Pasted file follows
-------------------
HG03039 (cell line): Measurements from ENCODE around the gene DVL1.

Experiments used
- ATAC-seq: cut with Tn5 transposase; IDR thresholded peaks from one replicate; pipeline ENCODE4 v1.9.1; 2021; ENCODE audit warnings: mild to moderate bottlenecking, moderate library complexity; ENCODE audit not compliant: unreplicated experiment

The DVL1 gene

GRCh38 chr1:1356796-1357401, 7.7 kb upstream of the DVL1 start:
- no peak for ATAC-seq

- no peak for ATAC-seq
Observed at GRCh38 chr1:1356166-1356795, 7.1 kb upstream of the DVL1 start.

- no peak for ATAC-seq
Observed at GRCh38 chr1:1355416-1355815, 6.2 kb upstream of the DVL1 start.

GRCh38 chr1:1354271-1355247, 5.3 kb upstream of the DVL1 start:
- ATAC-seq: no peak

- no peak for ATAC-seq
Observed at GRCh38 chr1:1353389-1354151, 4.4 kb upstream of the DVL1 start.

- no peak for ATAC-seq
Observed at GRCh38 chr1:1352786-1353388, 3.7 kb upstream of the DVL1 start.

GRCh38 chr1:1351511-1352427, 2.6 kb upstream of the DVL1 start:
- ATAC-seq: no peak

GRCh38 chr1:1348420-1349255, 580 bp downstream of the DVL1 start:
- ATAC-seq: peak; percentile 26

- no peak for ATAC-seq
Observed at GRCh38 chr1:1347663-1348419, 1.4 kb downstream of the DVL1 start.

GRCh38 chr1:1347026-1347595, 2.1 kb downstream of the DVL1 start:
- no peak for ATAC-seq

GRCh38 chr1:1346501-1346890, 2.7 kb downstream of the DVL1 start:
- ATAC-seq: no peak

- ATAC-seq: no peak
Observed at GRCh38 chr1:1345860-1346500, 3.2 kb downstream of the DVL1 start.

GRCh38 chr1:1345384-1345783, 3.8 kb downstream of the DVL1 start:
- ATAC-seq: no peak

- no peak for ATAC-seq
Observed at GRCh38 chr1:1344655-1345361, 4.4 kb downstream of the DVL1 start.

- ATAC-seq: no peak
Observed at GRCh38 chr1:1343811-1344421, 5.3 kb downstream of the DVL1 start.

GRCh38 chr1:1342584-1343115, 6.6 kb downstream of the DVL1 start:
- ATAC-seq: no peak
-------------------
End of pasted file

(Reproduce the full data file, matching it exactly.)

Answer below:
HG03039 (cell line): Measurements from ENCODE around the gene DVL1.

Experiments used
- ATAC-seq: cut with Tn5 transposase; IDR thresholded peaks from one replicate; pipeline ENCODE4 v1.9.1; 2021; ENCODE audit warnings: mild to moderate bottlenecking, moderate library complexity; ENCODE audit not compliant: unreplicated experiment

The DVL1 gene

GRCh38 chr1:1356796-1357401, 7.7 kb upstream of the DVL1 start:
- no peak for ATAC-seq

- no peak for ATAC-seq
Observed at GRCh38 chr1:1356166-1356795, 7.1 kb upstream of the DVL1 start.

- no peak for ATAC-seq
Observed at GRCh38 chr1:1355416-1355815, 6.2 kb upstream of the DVL1 start.

GRCh38 chr1:1354271-1355247, 5.3 kb upstream of the DVL1 start:
- ATAC-seq: no peak

- no peak for ATAC-seq
Observed at GRCh38 chr1:1353389-1354151, 4.4 kb upstream of the DVL1 start.

- no peak for ATAC-seq
Observed at GRCh38 chr1:1352786-1353388, 3.7 kb upstream of the DVL1 start.

GRCh38 chr1:1351511-1352427, 2.6 kb upstream of the DVL1 start:
- ATAC-seq: no peak

GRCh38 chr1:1348420-1349255, 580 bp downstream of the DVL1 start:
- ATAC-seq: peak; percentile 26

- no peak for ATAC-seq
Observed at GRCh38 chr1:1347663-1348419, 1.4 kb downstream of the DVL1 start.

GRCh38 chr1:1347026-1347595, 2.1 kb downstream of the DVL1 start:
- no peak for ATAC-seq

GRCh38 chr1:1346501-1346890, 2.7 kb downstream of the DVL1 start:
- ATAC-seq: no peak

- ATAC-seq: no peak
Observed at GRCh38 chr1:1345860-1346500, 3.2 kb downstream of the DVL1 start.

GRCh38 chr1:1345384-1345783, 3.8 kb downstream of the DVL1 start:
- ATAC-seq: no peak

- no peak for ATAC-seq
Observed at GRCh38 chr1:1344655-1345361, 4.4 kb downstream of the DVL1 start.

- ATAC-seq: no peak
Observed at GRCh38 chr1:1343811-1344421, 5.3 kb downstream of the DVL1 start.

GRCh38 chr1:1342584-1343115, 6.6 kb downstream of the DVL1 start:
- ATAC-seq: no peak